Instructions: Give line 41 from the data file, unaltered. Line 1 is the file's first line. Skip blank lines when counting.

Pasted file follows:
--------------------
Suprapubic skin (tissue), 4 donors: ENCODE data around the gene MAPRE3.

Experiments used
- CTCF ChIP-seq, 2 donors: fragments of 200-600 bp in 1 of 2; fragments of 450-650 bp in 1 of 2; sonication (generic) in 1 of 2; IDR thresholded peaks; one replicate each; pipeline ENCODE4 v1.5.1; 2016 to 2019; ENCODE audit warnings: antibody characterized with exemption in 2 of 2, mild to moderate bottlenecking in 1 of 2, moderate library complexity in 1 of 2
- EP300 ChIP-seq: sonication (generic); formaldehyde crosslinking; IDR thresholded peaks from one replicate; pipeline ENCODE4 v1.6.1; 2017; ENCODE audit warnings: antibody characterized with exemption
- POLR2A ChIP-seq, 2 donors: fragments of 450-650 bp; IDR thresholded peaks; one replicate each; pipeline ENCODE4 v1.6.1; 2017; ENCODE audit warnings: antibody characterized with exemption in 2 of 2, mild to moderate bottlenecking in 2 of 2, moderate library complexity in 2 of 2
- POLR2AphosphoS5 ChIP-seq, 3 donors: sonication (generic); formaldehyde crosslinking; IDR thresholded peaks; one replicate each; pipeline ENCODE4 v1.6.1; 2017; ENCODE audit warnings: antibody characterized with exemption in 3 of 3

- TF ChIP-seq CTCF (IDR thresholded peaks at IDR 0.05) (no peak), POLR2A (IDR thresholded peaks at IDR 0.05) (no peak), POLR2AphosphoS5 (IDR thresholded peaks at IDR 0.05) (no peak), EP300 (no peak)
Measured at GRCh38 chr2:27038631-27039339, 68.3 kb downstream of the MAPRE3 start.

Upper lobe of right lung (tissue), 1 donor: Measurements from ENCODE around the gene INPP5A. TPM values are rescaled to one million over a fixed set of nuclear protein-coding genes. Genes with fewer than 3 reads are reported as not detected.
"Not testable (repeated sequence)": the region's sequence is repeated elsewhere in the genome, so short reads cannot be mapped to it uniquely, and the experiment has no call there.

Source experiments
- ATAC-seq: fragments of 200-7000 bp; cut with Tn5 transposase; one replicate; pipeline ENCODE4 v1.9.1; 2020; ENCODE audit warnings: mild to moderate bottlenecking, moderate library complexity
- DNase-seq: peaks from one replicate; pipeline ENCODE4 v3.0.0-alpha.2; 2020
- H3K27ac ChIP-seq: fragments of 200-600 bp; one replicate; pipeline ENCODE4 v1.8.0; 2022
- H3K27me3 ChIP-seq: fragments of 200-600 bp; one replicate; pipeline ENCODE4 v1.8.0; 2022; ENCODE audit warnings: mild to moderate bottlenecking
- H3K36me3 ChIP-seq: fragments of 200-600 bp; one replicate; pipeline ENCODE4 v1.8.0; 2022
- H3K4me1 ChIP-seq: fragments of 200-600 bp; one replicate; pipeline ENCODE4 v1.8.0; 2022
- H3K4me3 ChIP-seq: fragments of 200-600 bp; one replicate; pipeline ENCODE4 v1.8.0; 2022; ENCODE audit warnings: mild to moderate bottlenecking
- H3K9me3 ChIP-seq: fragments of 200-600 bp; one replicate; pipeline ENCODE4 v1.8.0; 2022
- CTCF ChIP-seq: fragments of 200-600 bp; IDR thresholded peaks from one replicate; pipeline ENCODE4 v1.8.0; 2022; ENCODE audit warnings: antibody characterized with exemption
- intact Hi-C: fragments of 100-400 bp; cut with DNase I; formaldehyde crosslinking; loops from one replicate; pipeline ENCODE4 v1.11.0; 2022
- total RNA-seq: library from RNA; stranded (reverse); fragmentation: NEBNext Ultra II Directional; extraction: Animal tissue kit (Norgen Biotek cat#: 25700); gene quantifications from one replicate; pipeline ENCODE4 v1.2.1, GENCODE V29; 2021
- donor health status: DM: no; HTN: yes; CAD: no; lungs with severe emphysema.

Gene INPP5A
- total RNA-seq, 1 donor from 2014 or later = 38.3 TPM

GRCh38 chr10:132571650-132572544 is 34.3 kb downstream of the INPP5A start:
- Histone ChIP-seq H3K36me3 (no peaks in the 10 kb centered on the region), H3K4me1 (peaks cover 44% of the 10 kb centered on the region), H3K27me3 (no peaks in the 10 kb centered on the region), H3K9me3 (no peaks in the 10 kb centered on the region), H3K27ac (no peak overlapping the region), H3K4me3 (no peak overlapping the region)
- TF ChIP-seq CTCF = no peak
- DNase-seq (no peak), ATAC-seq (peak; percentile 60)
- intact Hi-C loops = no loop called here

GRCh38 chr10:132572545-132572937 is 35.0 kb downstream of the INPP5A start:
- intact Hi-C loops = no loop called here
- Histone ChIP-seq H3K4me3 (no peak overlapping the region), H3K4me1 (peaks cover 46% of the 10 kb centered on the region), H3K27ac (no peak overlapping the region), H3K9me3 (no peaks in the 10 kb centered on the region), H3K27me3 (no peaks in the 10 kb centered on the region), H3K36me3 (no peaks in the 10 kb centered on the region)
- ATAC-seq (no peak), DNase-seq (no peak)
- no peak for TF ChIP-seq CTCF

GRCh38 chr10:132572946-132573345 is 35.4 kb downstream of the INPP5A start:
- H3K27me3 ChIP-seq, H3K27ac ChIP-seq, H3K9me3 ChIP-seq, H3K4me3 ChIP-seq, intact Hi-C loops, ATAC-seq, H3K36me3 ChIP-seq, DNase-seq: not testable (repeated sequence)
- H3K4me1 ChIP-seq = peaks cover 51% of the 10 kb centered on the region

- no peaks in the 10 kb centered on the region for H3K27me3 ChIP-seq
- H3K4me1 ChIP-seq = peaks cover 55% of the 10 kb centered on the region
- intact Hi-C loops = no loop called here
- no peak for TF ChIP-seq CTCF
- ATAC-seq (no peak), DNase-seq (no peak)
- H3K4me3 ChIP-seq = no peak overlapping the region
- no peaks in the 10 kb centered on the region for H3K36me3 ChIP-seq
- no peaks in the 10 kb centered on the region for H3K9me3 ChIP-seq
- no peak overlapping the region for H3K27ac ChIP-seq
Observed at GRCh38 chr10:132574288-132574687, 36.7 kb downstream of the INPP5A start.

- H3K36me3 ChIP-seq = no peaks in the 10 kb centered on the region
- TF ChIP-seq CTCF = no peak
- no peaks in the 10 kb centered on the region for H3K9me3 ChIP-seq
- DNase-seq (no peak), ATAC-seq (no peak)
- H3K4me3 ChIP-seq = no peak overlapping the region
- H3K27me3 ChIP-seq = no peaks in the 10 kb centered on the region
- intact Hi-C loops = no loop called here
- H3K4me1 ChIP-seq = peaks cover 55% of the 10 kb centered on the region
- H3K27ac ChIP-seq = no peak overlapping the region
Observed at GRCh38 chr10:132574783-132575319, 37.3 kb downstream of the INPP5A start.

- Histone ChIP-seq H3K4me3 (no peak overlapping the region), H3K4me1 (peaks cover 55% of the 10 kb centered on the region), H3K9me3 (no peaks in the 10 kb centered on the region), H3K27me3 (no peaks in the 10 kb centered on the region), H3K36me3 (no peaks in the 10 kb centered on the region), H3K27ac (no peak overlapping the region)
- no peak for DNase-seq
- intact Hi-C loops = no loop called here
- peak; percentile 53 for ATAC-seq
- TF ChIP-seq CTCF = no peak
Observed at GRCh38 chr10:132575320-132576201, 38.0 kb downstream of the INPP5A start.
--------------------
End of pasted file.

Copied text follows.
- intact Hi-C loops = no loop called here